Eurozone leaders reached an agreement in Brussels after an all-night negotiation to establish preconditions for a new financial aid programme for Greece.
The struggling southern European country is now scheduled to get between €82 and €86 billion over the next three years. However the Greek parliament must agree to the programme by July 15th with the Bundestag (German parliament) also then voting on the terms and conditions.
EU leaders appeared optimistic on Monday morning with German Chancellor Angela Merkel even going as far as saying "I believe Greece can get back to normal".
Reacting to criticism that Greece was being asked to give up its sovereignty, Greek Prime Minister Alexis Tsipras told reporters in Brussels: "We have taken the responsibility for this position so as to avoid the most extreme consequences...We are leaving a legacy for the necessary changes in all of Europe, and we will fight to find our way back to growth and win back our lost national sovereignty."
News of the deal appeared to calm stock markets across Europe which have been experiencing jitters as a result of the Greece crisis.
The Stockholm Stock Exchange (OMX) had a positive start, up by 1.0 percent, having dipped a week ago after a majority of Greek voters rejected the eurozone's original terms for the country keeping the single currency.
Meanwhile in Denmark, the C20 Cap Index was up 1.3 percent in morning's first 15 minutes of trading, following uncertainty in recent weeks.
The benchmark index on the Oslo Stock Exchange jumped 0.69 percent on market opening, and had climbed to further to 0.83 percent up by 11am.
Markets in Stockholm, Oslo and Copenhagen rose on Monday morning. File photo: TT
Speaking just ahead of the deal's announcement, Eva Trouin, Sweden Manager of Scandinavian online broker Nordnet, told Nordic newswire TT that every twist and turn in the Greece crisis had been affecting markets in the region, despite their relatively small size.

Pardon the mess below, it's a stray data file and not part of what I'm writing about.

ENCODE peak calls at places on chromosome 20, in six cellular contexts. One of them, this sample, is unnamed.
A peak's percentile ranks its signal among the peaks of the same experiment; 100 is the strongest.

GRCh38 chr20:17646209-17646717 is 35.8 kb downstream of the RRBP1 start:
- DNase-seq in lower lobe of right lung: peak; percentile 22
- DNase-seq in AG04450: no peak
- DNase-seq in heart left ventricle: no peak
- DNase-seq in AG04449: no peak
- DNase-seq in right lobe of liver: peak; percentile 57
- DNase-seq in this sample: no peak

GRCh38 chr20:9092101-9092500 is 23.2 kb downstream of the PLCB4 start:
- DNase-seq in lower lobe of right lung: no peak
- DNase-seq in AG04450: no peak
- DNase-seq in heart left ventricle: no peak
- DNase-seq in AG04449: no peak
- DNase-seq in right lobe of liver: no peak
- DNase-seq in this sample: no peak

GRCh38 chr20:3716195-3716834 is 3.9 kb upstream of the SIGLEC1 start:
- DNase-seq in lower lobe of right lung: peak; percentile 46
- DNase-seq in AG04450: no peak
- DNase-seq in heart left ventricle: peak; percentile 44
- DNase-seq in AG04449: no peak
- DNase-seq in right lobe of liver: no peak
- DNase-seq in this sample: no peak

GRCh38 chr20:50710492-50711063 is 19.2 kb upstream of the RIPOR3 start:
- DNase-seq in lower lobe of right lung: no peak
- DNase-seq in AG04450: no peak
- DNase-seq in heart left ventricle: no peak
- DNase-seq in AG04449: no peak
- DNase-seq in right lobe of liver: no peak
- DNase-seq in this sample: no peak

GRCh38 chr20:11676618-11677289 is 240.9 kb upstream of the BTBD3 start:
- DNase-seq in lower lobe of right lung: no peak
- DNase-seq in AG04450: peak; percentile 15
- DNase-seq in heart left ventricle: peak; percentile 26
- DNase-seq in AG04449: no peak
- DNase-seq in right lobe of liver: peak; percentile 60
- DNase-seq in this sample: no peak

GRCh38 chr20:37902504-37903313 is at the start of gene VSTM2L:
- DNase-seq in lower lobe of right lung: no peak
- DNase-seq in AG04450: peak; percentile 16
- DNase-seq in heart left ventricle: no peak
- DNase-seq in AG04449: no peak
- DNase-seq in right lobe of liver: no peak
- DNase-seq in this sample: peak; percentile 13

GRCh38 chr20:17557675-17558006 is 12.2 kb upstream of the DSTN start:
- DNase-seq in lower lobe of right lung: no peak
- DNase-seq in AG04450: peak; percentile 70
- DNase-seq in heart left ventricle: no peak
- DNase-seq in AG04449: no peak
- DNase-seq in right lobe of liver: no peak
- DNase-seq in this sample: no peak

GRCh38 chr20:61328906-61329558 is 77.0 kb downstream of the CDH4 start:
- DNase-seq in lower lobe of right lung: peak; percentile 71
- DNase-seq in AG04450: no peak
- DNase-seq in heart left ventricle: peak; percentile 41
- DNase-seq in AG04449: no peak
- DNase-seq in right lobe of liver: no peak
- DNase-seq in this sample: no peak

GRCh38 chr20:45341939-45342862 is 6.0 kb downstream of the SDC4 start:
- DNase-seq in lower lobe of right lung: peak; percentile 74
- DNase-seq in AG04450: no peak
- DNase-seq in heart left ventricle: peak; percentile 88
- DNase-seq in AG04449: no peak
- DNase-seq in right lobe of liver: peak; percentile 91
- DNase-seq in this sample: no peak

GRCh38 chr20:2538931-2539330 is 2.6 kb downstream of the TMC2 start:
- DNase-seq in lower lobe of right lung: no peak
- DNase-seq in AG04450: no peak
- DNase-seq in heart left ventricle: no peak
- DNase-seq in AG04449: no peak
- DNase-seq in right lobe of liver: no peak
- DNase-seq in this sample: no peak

"Everything that happens makes stock markets nervous, because a Grexit would have an impact on the whole of Europe," she said.
Neither Sweden, Norway or Denmark are in the eurozone and on Sunday night Sweden's Finance Minister Magdalena Andersson - who previously campaigned for the single currency ahead of a national referendum in 2003 - told Sveriges Radio that the Greece crisis had exposed flaws in the model.
"I myself argued that we should be in the euro, I thought then that the benefits would outweigh [the negatives]," she said, before adding that having a "fairly large currency area" including a number of economies that "look very different" had clearly caused problems.
Reacting to news of the Brussels deal on Monday, Robert Bergqvist, Chief Economist at one of Scandinavia's largest banks, SEB, said that he felt Greece was over the worst of its problems but still had a long way to climb.
"There are huge question marks about the whole euro area. Should a country be able to leave?" he told TT.
He added that he felt the EU had been "shaken...almost in an existential way" by the crisis in Greece.
Andreas Hatzgeorgiou, chief economist at the Stockholm Chamber of Commerce and Greece expert, added: "You should not think that this spells the end of the Greek crisis. It is the end of the most acute phase."